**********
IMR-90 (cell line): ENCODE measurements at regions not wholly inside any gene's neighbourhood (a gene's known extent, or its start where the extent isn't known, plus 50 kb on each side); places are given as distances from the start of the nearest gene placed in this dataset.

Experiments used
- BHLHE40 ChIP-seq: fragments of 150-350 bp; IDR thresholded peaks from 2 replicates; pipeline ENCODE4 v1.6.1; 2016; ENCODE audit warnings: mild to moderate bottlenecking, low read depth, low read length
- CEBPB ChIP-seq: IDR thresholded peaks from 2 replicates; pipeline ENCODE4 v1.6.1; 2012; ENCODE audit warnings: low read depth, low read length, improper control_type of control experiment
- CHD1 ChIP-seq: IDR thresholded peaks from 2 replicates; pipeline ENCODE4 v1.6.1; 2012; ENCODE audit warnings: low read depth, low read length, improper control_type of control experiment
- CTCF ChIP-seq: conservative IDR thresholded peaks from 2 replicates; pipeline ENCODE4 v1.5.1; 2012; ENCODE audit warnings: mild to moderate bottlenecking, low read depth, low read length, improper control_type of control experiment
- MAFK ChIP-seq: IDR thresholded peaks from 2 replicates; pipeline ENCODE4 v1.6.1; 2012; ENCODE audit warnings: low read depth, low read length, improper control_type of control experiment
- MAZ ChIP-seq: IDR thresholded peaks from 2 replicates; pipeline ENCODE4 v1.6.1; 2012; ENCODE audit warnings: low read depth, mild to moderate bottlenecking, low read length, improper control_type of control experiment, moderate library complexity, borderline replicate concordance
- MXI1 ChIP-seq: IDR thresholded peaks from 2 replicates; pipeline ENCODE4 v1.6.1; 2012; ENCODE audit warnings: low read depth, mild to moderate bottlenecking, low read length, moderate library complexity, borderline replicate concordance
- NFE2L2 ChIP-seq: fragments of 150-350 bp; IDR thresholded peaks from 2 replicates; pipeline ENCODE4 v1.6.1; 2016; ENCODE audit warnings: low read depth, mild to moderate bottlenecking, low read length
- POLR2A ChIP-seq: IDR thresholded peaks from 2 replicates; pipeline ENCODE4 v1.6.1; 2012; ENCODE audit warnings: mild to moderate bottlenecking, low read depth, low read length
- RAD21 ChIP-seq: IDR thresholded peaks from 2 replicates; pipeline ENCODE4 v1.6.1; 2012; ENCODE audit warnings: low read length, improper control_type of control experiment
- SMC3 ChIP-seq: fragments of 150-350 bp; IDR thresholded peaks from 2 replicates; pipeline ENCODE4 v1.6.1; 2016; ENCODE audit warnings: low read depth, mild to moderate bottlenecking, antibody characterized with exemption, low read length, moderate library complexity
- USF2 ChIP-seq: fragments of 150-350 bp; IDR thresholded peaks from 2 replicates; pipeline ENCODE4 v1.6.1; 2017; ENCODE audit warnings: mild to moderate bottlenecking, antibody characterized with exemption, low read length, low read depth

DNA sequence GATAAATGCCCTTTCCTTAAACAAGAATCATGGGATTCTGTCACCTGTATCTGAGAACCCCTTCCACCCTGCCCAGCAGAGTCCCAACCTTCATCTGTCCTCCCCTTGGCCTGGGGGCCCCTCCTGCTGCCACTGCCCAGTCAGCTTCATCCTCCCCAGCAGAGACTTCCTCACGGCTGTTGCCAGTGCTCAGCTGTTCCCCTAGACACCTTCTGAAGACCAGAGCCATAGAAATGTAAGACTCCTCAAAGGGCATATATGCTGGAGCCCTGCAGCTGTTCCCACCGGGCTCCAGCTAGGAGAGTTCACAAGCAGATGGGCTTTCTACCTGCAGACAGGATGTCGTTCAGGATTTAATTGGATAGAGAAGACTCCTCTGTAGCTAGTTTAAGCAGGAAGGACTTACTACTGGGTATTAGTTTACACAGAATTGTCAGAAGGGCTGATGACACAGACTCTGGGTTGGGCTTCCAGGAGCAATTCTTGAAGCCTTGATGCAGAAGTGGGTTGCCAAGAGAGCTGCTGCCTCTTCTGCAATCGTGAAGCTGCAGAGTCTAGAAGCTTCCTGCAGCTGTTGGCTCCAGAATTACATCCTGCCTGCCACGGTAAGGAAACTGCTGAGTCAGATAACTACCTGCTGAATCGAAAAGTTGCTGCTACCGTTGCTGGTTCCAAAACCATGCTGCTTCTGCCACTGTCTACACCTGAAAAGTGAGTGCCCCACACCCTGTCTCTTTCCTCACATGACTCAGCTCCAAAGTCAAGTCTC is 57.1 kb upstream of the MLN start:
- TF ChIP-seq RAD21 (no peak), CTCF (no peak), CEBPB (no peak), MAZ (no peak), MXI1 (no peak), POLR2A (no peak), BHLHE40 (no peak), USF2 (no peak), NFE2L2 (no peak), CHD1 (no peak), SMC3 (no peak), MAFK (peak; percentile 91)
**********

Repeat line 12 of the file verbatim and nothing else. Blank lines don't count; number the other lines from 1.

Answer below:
- RAD21 ChIP-seq: IDR thresholded peaks from 2 replicates; pipeline ENCODE4 v1.6.1; 2012; ENCODE audit warnings: low read length, improper control_type of control experiment